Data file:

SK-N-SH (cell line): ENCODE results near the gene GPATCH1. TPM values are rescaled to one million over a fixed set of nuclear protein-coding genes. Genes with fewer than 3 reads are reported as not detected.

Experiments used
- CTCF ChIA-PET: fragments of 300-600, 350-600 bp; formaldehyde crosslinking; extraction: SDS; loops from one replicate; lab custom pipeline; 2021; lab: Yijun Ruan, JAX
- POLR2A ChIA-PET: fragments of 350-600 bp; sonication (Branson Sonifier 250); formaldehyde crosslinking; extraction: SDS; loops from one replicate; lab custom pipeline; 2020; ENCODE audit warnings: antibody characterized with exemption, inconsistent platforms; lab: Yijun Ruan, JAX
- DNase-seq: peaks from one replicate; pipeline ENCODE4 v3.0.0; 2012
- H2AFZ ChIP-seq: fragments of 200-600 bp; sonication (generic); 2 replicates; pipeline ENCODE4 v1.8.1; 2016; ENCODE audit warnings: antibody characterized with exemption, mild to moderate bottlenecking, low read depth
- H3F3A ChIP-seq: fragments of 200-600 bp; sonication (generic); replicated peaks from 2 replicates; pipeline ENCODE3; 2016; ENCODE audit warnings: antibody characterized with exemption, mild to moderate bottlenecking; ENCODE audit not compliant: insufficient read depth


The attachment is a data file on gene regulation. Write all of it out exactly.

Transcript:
SK-N-SH (cell line): ENCODE results near the gene GPATCH1. TPM values are rescaled to one million over a fixed set of nuclear protein-coding genes. Genes with fewer than 3 reads are reported as not detected.

Experiments used
- CTCF ChIA-PET: fragments of 300-600, 350-600 bp; formaldehyde crosslinking; extraction: SDS; loops from one replicate; lab custom pipeline; 2021; lab: Yijun Ruan, JAX
- POLR2A ChIA-PET: fragments of 350-600 bp; sonication (Branson Sonifier 250); formaldehyde crosslinking; extraction: SDS; loops from one replicate; lab custom pipeline; 2020; ENCODE audit warnings: antibody characterized with exemption, inconsistent platforms; lab: Yijun Ruan, JAX
- DNase-seq: peaks from one replicate; pipeline ENCODE4 v3.0.0; 2012
- H2AFZ ChIP-seq: fragments of 200-600 bp; sonication (generic); 2 replicates; pipeline ENCODE4 v1.8.1; 2016; ENCODE audit warnings: antibody characterized with exemption, mild to moderate bottlenecking, low read depth
- H3F3A ChIP-seq: fragments of 200-600 bp; sonication (generic); replicated peaks from 2 replicates; pipeline ENCODE3; 2016; ENCODE audit warnings: antibody characterized with exemption, mild to moderate bottlenecking; ENCODE audit not compliant: insufficient read depth